Enter your mobile number below and we'll send you a link to download the free Kindle App. Then you can start reading Kindle books on your smartphone, tablet, or computer - no Kindle device required.
Getting the download link through email is temporarily not available. Please check back later.

  • Apple
  • Android
  • Windows Phone
  • Android

To get the free app, enter your mobile phone number.

FREE Shipping on orders with at least $25 of books.
In Stock.
Ships from and sold by Amazon.com. Gift-wrap available.
This Is the Way the World... has been added to your Cart
FREE Shipping on orders over $25.
Condition: Used: Good
Have one to sell? Sell on Amazon
Flip to back Flip to front
Listen Playing... Paused   You're listening to a sample of the Audible audio edition.
Learn more
See all 2 images

This Is the Way the World Ends Paperback – April 24, 1995

3.8 out of 5 stars 34 customer reviews

See all 13 formats and editions Hide other formats and editions
New from Used from
"Please retry"
"Please retry"
$9.97 $0.01
$24.13 FREE Shipping on orders with at least $25 of books. In Stock. Ships from and sold by Amazon.com. Gift-wrap available.
click to open popover

Frequently Bought Together

  • This Is the Way the World Ends
  • +
  • The Eternal Footman
  • +
  • Towing Jehovah (Harvest Book)
Total price: $64.77
Buy the selected items together

Editorial Reviews

From Library Journal

Near the end of Morrow's painful novel of nuclear holocaust six survivors representing mankind are tried for their complicity in the war. Denouncing them, an alien prosecutor says, "It did not have to be this way. Three virtues only were needed . . . . the greatest of these is moral outrage." That seems to be the key to a curiously contrived saga of nuclear nightmare. As scenes of family life are followed by explicit scenes of nuclear attack, as obscene theories of nuclear tactics are explained, the only possible reaction is moral outrage. Unfortunately, an overabundance of fantastic elementsthe prophecies of Nostradamus, giant prehistoric birds, a flying tailor shop, a mysterious alien race called the unadmittedis never quite joined into a coherent whole. In the ensuing confusion, the novel loses much of its power. Not recommended. Beth Ann Mills, New Rochelle P.L., N.Y.
Copyright 1986 Reed Business Information, Inc. --This text refers to an out of print or unavailable edition of this title.


Begins where Dr Strangelove ends... a gorgeously crafted and insanely funny tale about mortal and ghostly matters... deals seriously and intelligently with large issues in strangely captivating modes. --Philadelphia Inquirer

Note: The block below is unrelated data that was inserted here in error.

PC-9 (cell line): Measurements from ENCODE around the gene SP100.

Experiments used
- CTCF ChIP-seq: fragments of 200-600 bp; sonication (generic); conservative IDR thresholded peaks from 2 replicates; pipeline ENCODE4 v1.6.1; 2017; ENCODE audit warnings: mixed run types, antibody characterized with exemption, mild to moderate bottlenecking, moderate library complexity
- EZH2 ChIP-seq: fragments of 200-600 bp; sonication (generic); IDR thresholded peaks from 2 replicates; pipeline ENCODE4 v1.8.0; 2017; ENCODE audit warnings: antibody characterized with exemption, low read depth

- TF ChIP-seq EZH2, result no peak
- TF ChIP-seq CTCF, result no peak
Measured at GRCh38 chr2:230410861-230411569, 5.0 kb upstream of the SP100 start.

New York Times best sellers
Browse the New York Times best sellers in popular categories like Fiction, Nonfiction, Picture Books and more. See more

Product Details

  • Paperback: 319 pages
  • Publisher: Harvest Books; 1 edition (April 24, 1995)
  • Language: English
  • ISBN-10: 0156002086
  • ISBN-13: 978-0156002080
  • Product Dimensions: 5.5 x 0.8 x 8.5 inches
  • Shipping Weight: 12.3 ounces (View shipping rates and policies)
  • Average Customer Review: 3.8 out of 5 stars  See all reviews (34 customer reviews)
  • Amazon Best Sellers Rank: #1,337,154 in Books (See Top 100 in Books)

Customer Reviews

Top Customer Reviews

By Amazon Customer VINE VOICE on August 20, 2002
Format: Paperback Verified Purchase
Sandwiched between vignettes of Nostradamus, "This is the Way the World Ends" is the tale of George Paxton, and the five other remaining humans on Earth. Unfortunately for George, he and the others are being tried for war crimes stemming from the nuclear destruction of the planet by the "unadmitted"; basically unborn generations that have willed themselves into existence for a brief time in order to inquire why their potential will never be realized. Compounding George's dilemma is the fact that unlike his fellow defendants, who are all wizards of nuclear strategy, George is just a simple everyman (with the ironic profession of tomb stone carver) whose only "guilt" was in not carefully reading a sales contract for a free nuclear survival suit for his daughter.
As one can tell from this brief synopsis of the plot, this is not your ordinary work of post-apocalyptic fiction. Or rather, it covers the same ground, but from a completely different angle. The Nostradamus bookends offer an air of inevitability to the narrative, and introduce a major plot device, and Morrow's description of a nuclear war's aftermath is highly engaging. Where this novel really shines, however, is in the trial.